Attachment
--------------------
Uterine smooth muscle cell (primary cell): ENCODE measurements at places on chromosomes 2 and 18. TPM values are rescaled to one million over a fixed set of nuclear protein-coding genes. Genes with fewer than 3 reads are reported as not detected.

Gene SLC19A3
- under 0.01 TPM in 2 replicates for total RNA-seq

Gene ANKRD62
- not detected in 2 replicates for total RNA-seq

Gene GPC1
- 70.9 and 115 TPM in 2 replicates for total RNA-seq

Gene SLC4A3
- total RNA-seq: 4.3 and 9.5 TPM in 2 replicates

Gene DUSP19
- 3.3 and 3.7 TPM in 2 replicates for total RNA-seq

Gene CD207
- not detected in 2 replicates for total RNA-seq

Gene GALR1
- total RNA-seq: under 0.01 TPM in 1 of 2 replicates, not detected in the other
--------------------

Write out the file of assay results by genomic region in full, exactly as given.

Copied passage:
Uterine smooth muscle cell (primary cell): ENCODE measurements at places on chromosomes 2 and 18. TPM values are rescaled to one million over a fixed set of nuclear protein-coding genes. Genes with fewer than 3 reads are reported as not detected.

Gene SLC19A3
- under 0.01 TPM in 2 replicates for total RNA-seq

Gene ANKRD62
- not detected in 2 replicates for total RNA-seq

Gene GPC1
- 70.9 and 115 TPM in 2 replicates for total RNA-seq

Gene SLC4A3
- total RNA-seq: 4.3 and 9.5 TPM in 2 replicates

Gene DUSP19
- 3.3 and 3.7 TPM in 2 replicates for total RNA-seq

Gene CD207
- not detected in 2 replicates for total RNA-seq

Gene GALR1
- total RNA-seq: under 0.01 TPM in 1 of 2 replicates, not detected in the other